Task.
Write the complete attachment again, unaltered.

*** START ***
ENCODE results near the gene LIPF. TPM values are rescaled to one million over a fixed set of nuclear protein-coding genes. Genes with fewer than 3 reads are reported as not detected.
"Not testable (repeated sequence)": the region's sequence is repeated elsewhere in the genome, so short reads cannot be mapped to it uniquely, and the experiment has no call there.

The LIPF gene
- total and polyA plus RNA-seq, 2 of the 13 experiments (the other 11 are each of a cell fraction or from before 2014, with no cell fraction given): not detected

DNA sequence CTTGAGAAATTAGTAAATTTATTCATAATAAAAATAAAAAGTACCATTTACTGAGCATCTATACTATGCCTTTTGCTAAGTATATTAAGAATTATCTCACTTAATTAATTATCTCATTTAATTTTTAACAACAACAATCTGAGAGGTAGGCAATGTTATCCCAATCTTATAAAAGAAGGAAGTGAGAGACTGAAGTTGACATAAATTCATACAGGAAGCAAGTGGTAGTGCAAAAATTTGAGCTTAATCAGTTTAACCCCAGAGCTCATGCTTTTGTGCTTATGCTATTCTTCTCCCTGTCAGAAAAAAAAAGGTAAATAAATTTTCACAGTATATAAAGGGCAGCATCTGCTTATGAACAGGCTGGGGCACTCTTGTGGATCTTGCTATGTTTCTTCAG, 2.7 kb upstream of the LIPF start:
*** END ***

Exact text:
ENCODE results near the gene LIPF. TPM values are rescaled to one million over a fixed set of nuclear protein-coding genes. Genes with fewer than 3 reads are reported as not detected.
"Not testable (repeated sequence)": the region's sequence is repeated elsewhere in the genome, so short reads cannot be mapped to it uniquely, and the experiment has no call there.

The LIPF gene
- total and polyA plus RNA-seq, 2 of the 13 experiments (the other 11 are each of a cell fraction or from before 2014, with no cell fraction given): not detected

DNA sequence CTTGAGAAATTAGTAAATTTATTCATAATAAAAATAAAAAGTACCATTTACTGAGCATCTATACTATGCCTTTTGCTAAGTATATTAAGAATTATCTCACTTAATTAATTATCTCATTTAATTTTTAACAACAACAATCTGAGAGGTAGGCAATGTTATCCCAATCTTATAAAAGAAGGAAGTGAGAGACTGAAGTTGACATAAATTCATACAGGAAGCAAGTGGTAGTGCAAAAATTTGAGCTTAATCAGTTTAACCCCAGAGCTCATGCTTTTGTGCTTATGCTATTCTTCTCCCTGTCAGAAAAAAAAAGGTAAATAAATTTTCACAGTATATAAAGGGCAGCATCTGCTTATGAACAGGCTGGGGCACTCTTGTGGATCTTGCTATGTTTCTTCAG, 2.7 kb upstream of the LIPF start: